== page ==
Presentation Skills Event

Sunday, September 10th, 2017

On Thursday, September 7, Daniel Moser exhibited on ‘Presentation Skills’ in the MTCC Auditorium, under the curriculum of Career Services. BJ Engelhardt -Director of Operations, Digital Analytics, and Strategic Intelligence, keenly welcomed Dr. Daniel Moser and prompted our attendance for the upcoming events: Career Fair (September 21, September 22) and Prep Night (Tuesday evening, September 20 from 4:00 to and 7:30 p.m.). He strongly recommended students to attend the Prep Night for an individual based practice pitch with a Career Services Coach.

Back to Moser, he began his slide with a note: “You’re always on! Delivering Compelling Presentations.” Over time, he had noticed the most common and biggest mistakes that employment seekers do. They don’t smile! Instead, they appear uninterested, sound lethargic, and produce signs of nervousness. Consequently, this creates an image that: “you really don’t want to be in this place.” He proceeded with an articulation exercise. Illinois Tech attendees did a vocal warm up exercise by repeating: ‘A box of biscuits, a batch of mixed biscuits’ under varied vocal nodes.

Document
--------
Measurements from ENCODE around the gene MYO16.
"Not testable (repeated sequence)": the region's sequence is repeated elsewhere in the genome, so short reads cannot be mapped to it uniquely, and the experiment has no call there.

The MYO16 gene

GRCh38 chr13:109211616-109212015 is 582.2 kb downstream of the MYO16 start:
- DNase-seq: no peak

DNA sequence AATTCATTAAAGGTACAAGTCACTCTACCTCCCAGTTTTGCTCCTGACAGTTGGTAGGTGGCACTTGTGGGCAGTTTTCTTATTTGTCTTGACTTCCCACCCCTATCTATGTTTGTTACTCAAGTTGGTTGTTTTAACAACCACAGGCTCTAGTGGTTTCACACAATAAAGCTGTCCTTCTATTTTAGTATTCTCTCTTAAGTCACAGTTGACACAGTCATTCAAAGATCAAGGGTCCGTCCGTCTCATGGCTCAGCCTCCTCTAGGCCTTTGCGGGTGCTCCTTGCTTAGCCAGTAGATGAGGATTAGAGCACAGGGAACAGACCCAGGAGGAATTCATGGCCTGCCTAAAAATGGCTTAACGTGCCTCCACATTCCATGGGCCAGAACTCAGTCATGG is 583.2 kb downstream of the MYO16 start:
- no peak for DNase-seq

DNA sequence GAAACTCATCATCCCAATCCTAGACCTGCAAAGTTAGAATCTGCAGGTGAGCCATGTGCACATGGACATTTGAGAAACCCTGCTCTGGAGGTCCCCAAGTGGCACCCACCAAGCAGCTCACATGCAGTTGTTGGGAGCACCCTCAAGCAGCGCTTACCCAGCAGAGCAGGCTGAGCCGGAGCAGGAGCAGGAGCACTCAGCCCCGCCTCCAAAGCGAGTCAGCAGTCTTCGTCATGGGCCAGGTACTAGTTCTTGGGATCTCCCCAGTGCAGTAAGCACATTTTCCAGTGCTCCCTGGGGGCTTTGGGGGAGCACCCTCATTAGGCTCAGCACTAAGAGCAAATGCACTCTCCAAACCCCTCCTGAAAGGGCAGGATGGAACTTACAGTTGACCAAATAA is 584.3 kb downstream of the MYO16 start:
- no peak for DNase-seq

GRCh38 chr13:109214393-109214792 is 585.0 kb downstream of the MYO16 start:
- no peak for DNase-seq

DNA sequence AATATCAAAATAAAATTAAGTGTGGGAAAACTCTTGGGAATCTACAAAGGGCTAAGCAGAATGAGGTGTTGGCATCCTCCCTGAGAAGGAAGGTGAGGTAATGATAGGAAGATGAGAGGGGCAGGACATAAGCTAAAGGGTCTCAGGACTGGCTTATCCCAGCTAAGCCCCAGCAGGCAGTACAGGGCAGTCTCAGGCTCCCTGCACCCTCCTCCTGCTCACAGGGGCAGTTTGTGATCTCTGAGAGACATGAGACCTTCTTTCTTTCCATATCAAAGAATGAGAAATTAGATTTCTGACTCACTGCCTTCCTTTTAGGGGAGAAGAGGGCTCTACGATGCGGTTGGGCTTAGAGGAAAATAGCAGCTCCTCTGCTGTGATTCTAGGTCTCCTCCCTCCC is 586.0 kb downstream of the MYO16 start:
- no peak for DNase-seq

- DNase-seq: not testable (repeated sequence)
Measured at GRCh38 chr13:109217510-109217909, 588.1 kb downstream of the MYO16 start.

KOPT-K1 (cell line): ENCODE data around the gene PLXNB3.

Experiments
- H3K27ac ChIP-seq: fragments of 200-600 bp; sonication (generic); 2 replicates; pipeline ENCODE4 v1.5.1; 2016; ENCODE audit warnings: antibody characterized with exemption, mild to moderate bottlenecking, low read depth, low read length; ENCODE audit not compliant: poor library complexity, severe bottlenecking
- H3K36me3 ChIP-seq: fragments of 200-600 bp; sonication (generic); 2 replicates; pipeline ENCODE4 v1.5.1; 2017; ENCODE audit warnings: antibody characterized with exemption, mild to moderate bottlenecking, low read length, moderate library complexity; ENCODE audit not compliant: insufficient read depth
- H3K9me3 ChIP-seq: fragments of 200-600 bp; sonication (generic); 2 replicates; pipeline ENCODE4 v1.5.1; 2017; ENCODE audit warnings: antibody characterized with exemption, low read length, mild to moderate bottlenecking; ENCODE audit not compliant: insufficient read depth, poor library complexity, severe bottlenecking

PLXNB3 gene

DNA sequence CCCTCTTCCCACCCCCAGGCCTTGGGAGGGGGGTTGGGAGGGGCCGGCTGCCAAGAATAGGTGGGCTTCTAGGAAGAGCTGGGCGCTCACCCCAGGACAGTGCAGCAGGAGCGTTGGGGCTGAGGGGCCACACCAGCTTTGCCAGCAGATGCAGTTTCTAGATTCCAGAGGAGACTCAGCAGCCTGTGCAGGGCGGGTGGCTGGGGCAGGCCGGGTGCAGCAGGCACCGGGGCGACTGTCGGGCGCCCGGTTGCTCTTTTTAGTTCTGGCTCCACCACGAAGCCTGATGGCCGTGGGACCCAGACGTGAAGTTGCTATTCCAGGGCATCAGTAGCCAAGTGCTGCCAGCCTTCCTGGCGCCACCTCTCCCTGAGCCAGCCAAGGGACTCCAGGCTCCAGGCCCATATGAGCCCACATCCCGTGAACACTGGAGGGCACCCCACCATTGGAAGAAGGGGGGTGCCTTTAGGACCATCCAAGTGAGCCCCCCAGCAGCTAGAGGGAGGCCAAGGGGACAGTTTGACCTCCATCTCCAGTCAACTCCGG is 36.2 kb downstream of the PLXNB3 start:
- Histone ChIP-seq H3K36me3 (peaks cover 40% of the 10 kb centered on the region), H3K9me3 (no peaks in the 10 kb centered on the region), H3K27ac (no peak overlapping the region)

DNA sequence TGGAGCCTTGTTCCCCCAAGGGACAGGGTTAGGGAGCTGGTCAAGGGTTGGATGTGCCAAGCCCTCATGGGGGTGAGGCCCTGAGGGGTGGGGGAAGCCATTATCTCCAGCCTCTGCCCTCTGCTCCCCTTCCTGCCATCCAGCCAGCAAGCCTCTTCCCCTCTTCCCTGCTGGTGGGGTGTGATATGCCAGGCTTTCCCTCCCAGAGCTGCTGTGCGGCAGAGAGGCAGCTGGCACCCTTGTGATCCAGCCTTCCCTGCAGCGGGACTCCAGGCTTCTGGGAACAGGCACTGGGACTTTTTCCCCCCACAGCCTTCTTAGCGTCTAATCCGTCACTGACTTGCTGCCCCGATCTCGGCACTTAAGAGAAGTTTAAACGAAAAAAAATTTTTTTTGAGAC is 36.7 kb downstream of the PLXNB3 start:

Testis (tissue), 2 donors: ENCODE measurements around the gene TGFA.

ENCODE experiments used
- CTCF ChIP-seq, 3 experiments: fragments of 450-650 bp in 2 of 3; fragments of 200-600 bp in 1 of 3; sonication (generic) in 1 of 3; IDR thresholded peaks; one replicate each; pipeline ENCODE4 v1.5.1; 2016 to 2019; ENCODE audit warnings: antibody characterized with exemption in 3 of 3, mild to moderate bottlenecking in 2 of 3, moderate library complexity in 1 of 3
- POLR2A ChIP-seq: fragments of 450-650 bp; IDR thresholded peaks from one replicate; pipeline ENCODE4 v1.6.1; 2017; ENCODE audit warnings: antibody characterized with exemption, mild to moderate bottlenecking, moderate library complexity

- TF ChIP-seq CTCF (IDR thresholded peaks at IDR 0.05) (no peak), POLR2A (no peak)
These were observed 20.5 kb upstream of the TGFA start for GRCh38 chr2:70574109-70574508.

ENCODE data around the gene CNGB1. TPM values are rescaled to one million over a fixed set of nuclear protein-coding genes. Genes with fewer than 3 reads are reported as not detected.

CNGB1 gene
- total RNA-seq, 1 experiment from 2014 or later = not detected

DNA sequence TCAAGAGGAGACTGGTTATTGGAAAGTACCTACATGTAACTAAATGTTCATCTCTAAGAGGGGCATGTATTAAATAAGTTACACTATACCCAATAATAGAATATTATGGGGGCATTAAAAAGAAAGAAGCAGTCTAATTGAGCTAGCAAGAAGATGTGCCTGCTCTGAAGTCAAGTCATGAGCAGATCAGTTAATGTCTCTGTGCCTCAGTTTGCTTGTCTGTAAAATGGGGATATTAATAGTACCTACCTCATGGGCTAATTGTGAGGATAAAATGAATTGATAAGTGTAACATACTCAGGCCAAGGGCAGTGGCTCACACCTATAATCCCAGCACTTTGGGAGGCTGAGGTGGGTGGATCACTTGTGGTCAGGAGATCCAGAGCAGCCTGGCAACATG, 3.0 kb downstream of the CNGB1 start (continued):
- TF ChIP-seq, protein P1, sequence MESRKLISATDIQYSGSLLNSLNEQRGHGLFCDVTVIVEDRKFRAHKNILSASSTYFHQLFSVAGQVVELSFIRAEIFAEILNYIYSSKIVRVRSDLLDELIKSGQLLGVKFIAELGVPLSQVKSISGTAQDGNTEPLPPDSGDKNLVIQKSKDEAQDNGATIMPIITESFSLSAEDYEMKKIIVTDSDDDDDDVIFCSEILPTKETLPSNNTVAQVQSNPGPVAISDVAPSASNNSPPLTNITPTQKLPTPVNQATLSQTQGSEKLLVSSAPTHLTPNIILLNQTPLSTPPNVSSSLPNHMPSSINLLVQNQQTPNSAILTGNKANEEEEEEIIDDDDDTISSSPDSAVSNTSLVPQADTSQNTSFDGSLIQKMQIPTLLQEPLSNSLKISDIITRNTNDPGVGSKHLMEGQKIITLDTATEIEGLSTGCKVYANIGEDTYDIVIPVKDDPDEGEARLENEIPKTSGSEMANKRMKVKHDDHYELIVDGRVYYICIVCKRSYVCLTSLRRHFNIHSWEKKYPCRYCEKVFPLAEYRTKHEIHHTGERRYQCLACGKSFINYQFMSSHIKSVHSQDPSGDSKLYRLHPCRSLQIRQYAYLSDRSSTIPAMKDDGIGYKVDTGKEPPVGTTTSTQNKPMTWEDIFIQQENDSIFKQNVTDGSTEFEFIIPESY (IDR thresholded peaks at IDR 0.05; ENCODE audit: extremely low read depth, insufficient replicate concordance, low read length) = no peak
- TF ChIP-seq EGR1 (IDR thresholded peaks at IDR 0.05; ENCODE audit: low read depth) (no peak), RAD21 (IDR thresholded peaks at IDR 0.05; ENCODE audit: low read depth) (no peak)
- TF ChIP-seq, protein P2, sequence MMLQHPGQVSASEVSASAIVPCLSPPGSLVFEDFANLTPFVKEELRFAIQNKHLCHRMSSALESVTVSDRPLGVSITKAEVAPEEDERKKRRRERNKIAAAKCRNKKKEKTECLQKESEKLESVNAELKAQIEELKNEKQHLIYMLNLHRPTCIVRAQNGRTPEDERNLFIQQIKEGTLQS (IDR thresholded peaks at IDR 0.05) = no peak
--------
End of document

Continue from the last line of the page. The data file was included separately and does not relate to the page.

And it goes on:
Quite humorously, Moser made the audience take resolutions for self-improvement - “start thinking ourselves not as civilians but as professionals.” Even though, we do not speak, we still communicate through our gestures. However, it is noteworthy that a critical listener can retain about 50%. That is, half of the information is missed out on. Crucially, we need to enhance our listening skills. To maximize it, we need to have goals. Agendas planned out. ‘Concentrate’, ‘Concentrate’, ‘Concentrate’, are the words that should be on replay. And, “elevate your gains to maximize your investment. ” In other words, we should dare to dream, and dream big.

“... research not communicated is research not done”, Moser believed. He laid emphasis on prior research on a company, by interacting with its personnel. And why that? It makes the job seeker appear more ‘effective’. He had an experience in coaching high profile individuals, who struggled in presenting themselves. That struggle came in the form of nervousness. We need to understand that being nervous drops the Intelligence Quotient (IQ) level by 8 to 9%. And, that will surely impact our overall performance. Hence, we need techniques. The self-awareness of how you’re being perceived by others is important.